On April 10, 2020, the Hon. Lora Livingston of the 261st District Court of Travis County issued a temporary restraining order enjoining enforcement of Executive Order GA-13 in TCDLA et al. v. Abbott. The following day, the Texas Supreme Court stayed that order and has since ruled the individual judges in Harris County don’t have standing to sue for an injunction. However, the Supreme Court made very clear the constitutional arguments put forth in the petition and in TCDLA’s writ of habeas corpus are very strong and should be considered by the Texas Court of Criminal Appeals.

TCDLA President Kerri Anderson Donica, Past President Betty Blackwell, COVID-19 Task Force Chair Clay Steadman, along with along with his Vice-Chairs, John Hunter Smith, Nicole Houchglaube, and Jeep Darnell, and the GA-13 Subcommittee members Allison Clayton, Jeep Darnell, and Kyle Therrian, have been instrumental in assisting attorneys throughout the state fight Governor Abbot’s unconstitutional Executive Order GA-13. Their tireless work and dedication over long hours  has resulted in one of the most vulnerable groups in Texas’ population, the poor, being released from jail pending the resolution of their respective cases.

We are each going through our difficulties of being separated from family and friends: family violence has risen, and anxiety levels and responsibilities have increased tremendously. TCDLA has put on several Mindful Mondays to help deal with stress, partnered with TIDC to prepare you for the new norm for online courtrooms, and Financial Fridays to help you with finances. If you missed any of the events, we have them on our website. If you can’t find the recordings, call us – 512.478.2514 – we will point you in the right direction.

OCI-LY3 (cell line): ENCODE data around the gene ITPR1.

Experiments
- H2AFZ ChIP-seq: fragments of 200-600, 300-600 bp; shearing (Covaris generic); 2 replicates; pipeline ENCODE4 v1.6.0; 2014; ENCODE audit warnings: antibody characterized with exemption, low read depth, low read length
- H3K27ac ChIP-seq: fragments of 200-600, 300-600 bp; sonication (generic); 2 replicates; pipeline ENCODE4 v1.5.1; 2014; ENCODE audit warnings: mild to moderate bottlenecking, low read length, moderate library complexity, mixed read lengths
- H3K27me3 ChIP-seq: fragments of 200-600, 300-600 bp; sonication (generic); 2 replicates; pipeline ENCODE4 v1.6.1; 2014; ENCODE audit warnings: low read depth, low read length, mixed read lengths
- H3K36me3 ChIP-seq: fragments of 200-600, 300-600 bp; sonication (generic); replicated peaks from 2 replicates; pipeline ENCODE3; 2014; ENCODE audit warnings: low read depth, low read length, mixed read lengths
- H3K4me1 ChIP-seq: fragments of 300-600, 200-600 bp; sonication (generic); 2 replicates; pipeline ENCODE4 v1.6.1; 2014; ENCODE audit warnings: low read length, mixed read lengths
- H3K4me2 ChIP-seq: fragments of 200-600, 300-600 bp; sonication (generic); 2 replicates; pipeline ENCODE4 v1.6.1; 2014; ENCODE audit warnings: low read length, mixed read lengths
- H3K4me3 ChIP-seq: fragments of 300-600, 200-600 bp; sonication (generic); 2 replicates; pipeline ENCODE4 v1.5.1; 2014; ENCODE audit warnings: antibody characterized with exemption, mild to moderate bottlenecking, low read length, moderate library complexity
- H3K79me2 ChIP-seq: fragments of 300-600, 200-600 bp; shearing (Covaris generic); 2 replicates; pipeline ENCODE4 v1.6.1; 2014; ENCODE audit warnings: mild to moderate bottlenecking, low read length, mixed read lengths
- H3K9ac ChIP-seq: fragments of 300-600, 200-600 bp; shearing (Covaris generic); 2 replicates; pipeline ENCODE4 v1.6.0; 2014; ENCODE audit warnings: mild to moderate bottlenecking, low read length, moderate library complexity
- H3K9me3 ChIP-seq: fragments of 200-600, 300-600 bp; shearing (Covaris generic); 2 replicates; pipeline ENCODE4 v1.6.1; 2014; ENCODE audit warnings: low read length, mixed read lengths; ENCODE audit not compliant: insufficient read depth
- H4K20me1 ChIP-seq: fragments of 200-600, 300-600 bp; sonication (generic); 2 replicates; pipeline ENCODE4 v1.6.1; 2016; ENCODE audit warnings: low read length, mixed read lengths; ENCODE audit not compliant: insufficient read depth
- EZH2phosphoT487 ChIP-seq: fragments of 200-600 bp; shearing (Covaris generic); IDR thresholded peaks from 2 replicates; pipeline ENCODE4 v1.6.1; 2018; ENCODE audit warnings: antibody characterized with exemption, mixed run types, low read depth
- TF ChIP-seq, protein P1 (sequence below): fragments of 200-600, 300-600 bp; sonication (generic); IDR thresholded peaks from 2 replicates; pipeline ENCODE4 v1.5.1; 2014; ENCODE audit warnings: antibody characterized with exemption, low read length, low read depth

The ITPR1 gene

With everything going on, I am frequently reminded to slow down just a bit and force my kids to take a break from their electronics, watch a movie, go outside, or play a game. I have to say I enjoy the time with the kids, but miss my family and friends. I look forward to when I get to see adults in person, not on Zoom or FaceTime. Sometimes we need a gentle reminder to be thankful for what we have and for the people we don’t get to see all the time. I try to reach out and say “Hello” to those I haven’t heard from in a while. Kind words go a long way. Whether you call, text, FaceTime, or Zoom, connect with someone today you have had on your mind or someone you haven’t heard from in a couple of days or weeks. Together we must continue to be positive, kind, and thankful. I am grateful for whoever is reading this article at the moment.

Chief Executive Officer’s Perspective: Trying Times


“We are each other’s harvest; we are each other’s business; we are each other’s magnitude and bond.”

– Gwendolyn Brooks